Economics of infrastructure interview with Craig Lawrence of Lytton Advisory

I spend much of my spare time listening to podcasts, including EconTalk, Planet Money, and the Tim Ferriss Show among others, and I’ve often thought it’s about time I start my own podcast. Over the last month or so, I’ve taken the Podcasting Fellowship course delivered by Alex DiPalma, a prominent US podcast producer, notably of Seth Godin’s Akimbo podcast. As part of the course, you need to interview people and edit the audio. I am very grateful to my colleague Craig Lawrence, Managing Director of Lytton Advisory, for agreeing to be my first interviewee. Craig has had a lot of experience advising on infrastructure projects in Australia and overseas, including in PNG, the Solomon Islands, and in the Middle East. I’ve been fortunate to work with Craig on a few projects over the last couple of years. You can listen to our discussion on the economics of infrastructure below.

Thanks to the BBC for providing the supermarket scanner sounds which I obtained via the BBC Sound Effects Archive.

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Retail apocalypse maybe, but no apocalypse in health & education

The so-called Retail Apocalypse is prompting a lot of people to think about how shopping malls and high streets can adjust to the shift toward e-commerce and away from bricks-and-mortar stores. The global head of property for AMP Capital Carmel Hourigan made some interesting comments, reported in the Australian last week, on the future of shopping centres, which my research assistant Ben Scott and I have quoted in our latest post on the Adept Economics website, Retail apocalypse in Australia? :

Not everyone is pessimistic about the retail sector. The Australian has reported that Carmel Hourigan, global head of property for AMP Capital, has highlighted the need for retail hubs to “keep evolving”. They can do this by becoming “social infrastructure-style businesses” and “community hubs rather than traditional shopping points”. While acknowledging high vacancy rates in many malls worldwide, Hourigan is convinced that shopping centres can endure the current downturn and take on new tenants such as health and education providers, which can expect growing consumer demand over the long-term.

Health and education are certainly growing sectors, and have been performing much better than retail trade, as revealed by ABS National Accounts data (see chart below). Health care and social assistance grew 7.2% in real terms through-the-year to June quarter, no doubt due in large part to the roll out of the NDIS. Education and training grew 2.0% while retail trade grew only 0.3%. Hourigan is right to identify the health and social assistance and education and training sectors as containing many potential tenants for shopping centres with rising vacancy rates.

gva_growth

For more on the Retail Apocalypse, see my post from last week:

Retail therapy – recommended reading

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Does Qld need a few large firefighting planes? Guest post by Stephen Thornton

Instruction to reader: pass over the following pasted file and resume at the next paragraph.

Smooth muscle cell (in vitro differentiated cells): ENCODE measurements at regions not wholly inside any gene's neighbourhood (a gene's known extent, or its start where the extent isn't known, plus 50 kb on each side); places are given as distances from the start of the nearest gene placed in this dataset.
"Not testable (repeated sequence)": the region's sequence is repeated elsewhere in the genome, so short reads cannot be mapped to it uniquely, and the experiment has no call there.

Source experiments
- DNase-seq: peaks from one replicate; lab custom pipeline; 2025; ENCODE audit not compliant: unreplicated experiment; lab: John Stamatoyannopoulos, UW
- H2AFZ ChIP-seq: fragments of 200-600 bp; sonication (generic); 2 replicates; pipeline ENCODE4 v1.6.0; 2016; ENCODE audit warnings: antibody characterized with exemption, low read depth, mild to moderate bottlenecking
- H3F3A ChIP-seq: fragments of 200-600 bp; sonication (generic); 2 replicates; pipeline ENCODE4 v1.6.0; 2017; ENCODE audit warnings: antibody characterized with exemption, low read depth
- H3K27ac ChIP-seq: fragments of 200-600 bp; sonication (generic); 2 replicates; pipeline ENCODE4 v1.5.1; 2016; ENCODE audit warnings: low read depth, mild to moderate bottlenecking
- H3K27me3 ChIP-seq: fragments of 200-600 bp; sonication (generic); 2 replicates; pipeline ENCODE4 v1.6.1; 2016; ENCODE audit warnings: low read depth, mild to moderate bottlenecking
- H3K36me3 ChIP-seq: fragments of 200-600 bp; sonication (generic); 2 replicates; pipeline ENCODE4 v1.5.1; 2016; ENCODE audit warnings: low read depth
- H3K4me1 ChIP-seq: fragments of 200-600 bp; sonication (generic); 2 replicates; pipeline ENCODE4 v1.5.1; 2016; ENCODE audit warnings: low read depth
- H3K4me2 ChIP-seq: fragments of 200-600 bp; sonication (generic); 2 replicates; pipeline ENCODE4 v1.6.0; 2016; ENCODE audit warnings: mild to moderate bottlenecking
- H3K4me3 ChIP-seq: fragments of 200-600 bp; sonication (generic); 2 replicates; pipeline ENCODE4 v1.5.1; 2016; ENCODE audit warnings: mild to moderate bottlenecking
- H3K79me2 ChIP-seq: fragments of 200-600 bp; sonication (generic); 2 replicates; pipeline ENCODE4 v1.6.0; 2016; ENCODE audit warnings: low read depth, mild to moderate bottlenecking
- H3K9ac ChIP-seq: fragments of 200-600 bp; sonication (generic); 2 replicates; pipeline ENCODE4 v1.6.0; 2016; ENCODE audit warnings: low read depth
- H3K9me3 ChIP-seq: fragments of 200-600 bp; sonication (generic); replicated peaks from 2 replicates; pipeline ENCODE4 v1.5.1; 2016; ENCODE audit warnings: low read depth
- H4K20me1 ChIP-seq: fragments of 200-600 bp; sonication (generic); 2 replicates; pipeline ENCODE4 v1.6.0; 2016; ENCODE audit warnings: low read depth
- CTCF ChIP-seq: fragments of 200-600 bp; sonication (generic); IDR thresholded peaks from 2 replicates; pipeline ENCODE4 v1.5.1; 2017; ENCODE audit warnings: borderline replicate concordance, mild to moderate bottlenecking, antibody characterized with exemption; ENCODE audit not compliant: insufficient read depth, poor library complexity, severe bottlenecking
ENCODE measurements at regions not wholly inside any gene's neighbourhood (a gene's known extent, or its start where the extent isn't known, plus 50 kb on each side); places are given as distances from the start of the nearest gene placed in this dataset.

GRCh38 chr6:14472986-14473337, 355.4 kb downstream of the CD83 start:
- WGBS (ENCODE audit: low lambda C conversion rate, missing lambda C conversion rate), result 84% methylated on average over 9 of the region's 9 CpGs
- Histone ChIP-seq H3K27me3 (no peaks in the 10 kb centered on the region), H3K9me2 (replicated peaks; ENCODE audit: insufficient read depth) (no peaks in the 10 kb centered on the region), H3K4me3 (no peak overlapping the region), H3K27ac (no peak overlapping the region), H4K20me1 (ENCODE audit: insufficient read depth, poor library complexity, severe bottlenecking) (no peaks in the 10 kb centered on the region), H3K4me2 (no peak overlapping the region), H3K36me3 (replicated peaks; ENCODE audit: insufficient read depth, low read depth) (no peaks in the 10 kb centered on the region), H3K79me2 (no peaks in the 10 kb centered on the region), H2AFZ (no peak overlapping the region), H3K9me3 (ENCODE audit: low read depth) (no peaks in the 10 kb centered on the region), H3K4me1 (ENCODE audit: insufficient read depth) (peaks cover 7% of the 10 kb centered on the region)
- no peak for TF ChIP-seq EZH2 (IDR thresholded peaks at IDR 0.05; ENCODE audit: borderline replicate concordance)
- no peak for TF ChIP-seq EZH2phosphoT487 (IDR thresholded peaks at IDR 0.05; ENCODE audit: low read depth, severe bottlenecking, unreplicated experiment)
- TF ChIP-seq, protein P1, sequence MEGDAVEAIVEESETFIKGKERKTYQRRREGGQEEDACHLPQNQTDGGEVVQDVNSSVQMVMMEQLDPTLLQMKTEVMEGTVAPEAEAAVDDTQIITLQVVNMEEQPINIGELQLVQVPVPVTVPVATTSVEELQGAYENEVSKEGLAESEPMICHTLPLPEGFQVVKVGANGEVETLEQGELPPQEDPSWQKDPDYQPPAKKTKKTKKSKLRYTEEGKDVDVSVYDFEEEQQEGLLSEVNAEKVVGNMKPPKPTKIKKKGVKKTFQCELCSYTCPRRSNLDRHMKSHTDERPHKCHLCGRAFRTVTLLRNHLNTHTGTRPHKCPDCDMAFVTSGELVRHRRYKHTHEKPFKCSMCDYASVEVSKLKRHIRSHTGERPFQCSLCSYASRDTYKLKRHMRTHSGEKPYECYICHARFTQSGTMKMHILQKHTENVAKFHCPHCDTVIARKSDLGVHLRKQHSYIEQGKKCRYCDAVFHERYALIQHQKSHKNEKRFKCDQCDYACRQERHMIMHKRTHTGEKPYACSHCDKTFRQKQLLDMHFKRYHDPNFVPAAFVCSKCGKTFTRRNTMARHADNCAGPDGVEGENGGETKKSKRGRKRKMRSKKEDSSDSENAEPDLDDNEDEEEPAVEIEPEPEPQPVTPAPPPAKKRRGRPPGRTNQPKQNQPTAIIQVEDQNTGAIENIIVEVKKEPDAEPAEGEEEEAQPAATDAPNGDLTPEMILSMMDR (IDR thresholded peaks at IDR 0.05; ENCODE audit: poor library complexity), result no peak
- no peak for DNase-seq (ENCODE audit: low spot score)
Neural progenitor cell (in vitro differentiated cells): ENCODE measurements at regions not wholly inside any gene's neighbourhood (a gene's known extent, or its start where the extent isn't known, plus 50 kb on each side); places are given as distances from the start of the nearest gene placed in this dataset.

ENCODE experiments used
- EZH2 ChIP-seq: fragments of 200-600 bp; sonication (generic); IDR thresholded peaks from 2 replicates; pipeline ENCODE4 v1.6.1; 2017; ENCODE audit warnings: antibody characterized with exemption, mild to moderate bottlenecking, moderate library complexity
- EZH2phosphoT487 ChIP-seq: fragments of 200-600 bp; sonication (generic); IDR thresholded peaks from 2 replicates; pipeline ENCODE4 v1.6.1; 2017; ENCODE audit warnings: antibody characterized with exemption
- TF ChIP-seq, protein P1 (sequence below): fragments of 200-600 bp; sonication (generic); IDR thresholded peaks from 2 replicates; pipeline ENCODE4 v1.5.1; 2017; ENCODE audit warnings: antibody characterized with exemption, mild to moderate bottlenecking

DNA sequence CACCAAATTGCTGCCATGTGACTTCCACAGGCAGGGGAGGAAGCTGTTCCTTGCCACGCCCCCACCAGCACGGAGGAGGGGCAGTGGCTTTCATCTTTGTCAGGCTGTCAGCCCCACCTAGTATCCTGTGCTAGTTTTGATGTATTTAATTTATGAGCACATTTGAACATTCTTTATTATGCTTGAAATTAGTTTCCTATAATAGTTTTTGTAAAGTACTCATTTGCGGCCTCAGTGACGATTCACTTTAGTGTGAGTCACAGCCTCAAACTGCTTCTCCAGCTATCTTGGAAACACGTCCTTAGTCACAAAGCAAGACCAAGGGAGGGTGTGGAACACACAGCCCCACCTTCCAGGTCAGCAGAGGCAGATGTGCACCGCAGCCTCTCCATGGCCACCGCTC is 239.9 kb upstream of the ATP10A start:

Thanks to my good friend and colleague Dr Stephen Thornton for his latest guest post. Views expressed are Stephen’s and should not necessarily be attributed to me. GT

Does Queensland need a few large firefighting planes?

The terrible bushfires in south east Queensland in the last few weeks and the efforts to control and extinguish them have piqued my interest in aerial firefighting aircraft. With the caveat that I’m not an aviation nor firefighting expert, I am struck by how little water/fire retardant volume even the large firefighting aircraft are capable of holding as they dump their liquid cargo on the fires to save lives and property, and how few we have available to do so.

The largest firefighting aircraft we have in Australia is the converted passenger jet Boeing 737 with a 15,000L carrying capacity and the modified military transport plane C130Q with an equivalent capacity. To put that in some context, a typical backyard swimming pool holds more than twice that amount. The largest carrying capacity rotary-blade aircraft (helicopter), the Erickson S64E – Aircrane, holds around half of that, but can refill quickly from dams and other surface water sources.

We only have a handful of each for the entire country. As at November 2018, there was only one 737, two C130Qs and six S64Es in the National Aerial Firefighting Centre (NAFC) arsenal with some state governments also owning aircraft. For example, the NSW government this year purchased a 737 Large Air Tanker (LAT), the ‘Marie Bashir’, named after the former Governor of NSW and which is currently water bombing areas in northern NSW.

It seems this aircraft was also used to assist in quelling the Peregian Beach bushfire on the Sunshine Coast earlier this week. No doubt the local residents were very grateful to see it cross the border.

In the US is the Global SuperTanker, a Boeing 747-400 dubbed the Spirit of John Muir based in Colorado Springs. With a carrying capacity of 70,000L it can drop almost five times the water of our current largest planes. Most recently it was contracted by Bolivia to assist with the bushfires in Brazil that have destroyed large parts of the Amazon. The SuperTanker can operate from any airport with a 2,400m long runway and required facilities. The 737 needs only 1,950m, so it has a slight advantage in where it can take off and land.

N744ST_30.11_Micha

A Global SuperTanker in Israel. Attribution: LLHZ2805 [CC BY-SA 4.0 (https://creativecommons.org/licenses/by-sa/4.0)%5D

Queensland’s new Toowoomba Wellcamp Airport has a 2,870m runway and has confirmed it can easily accommodate aircraft the size and weight of the SuperTanker with its 70 tonnes of on-board fire suppressant.

I contacted Queensland Fire and Emergency Services to enquire whether we owned any aerial firefighting aircraft. The answer is no. QFES engages its aircraft two ways.